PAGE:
Today, for the first time in several weeks, I am working from my office in the science library. Our library opened September 7th, 2021 to students, faculty, staff, and the public, offering individual study space only (no access to the print collection on the upper floors). Everybody still has to wear a 3-ply facemask and comply with social distancing regulations, although I can take off my facemask when I am in my own office with the door closed.
On August 19th, 2021 the University of Manitoba announced that all faculty, staff, students, and even visitors to campus will be required to be fully vaccinated against COVID-19. Individuals aged 12 and over are required to have their first dose by September 22nd, 2021 and their second dose by the end of October 2021. It’s not clear what penalties those who refuse to get vaccinated will face; they might be required to undergo weekly testing, or they may be barred from classes (in Manitoba we have implemented a proof of vaccine immunization system, both a cellphone app and a plastic card). Access to restaurants and other public spaces has been restricted to vaccinated people only.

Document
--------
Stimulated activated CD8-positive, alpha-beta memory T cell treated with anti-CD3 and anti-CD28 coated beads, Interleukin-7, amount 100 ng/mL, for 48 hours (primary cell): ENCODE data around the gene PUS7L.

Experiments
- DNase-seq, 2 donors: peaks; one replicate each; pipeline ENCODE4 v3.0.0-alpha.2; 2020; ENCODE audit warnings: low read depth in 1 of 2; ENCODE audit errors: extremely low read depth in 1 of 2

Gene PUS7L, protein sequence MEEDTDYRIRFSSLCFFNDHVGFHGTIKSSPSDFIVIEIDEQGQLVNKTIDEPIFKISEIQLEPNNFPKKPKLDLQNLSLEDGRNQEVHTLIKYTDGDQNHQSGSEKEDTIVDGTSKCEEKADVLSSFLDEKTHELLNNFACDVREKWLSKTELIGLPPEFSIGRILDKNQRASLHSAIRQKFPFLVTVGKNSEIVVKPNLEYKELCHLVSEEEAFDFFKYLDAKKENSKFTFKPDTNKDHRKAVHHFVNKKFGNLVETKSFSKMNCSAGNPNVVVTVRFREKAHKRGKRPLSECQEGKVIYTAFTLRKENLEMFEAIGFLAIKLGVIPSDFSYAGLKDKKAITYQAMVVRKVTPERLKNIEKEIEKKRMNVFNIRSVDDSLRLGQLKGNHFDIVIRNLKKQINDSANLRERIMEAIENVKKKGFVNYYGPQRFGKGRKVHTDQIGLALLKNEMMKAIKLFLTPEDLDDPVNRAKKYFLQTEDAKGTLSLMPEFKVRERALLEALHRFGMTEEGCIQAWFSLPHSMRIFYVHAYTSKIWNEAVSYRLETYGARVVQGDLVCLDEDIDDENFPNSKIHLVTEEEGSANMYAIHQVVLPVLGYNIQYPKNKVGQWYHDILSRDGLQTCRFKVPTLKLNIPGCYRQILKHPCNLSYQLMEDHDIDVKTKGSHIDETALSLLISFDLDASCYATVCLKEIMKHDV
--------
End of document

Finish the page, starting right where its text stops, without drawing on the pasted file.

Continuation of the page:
Over the next few weeks, instead of standing in front of a classroom of students to give presentations on how to use the University of Manitoba Libraries effectively and efficiently, I will once again be delivering my slides online and remotely, via Microsoft Teams, Cisco WebEx, or Zoom, either from home or my office. (I am going to have to schlepp my portable webcam and my microphone headset between locations.)
I spent an EXTREMELY frustrating hour and half this morning trying—in vain—to get the microphone on my work computer to work, going through two different webcams (my own and a colleague’s) plus my microphone headset. Nothing worked. Finally in desperation I rebooted my computer, and finally it worked! If it hadn’t, I would have had to drive back home and do today’s training session for some food science students from home instead of the office.
Welcome to the new normal, folks.
The good news is that nearly 80% off Manitobans are fully vaccinated:
The bad news is that there are pockets (mostly within Manitoba’s Mennonite Bible belt) where vaccine uptake remains stubbornly low. Some Low German Mennonites have even moved from Canada back to Mexico and Central America, just to avoid vaccination! (Winnipeg Free Press; the website has a paywall, so here is an archived version of the article).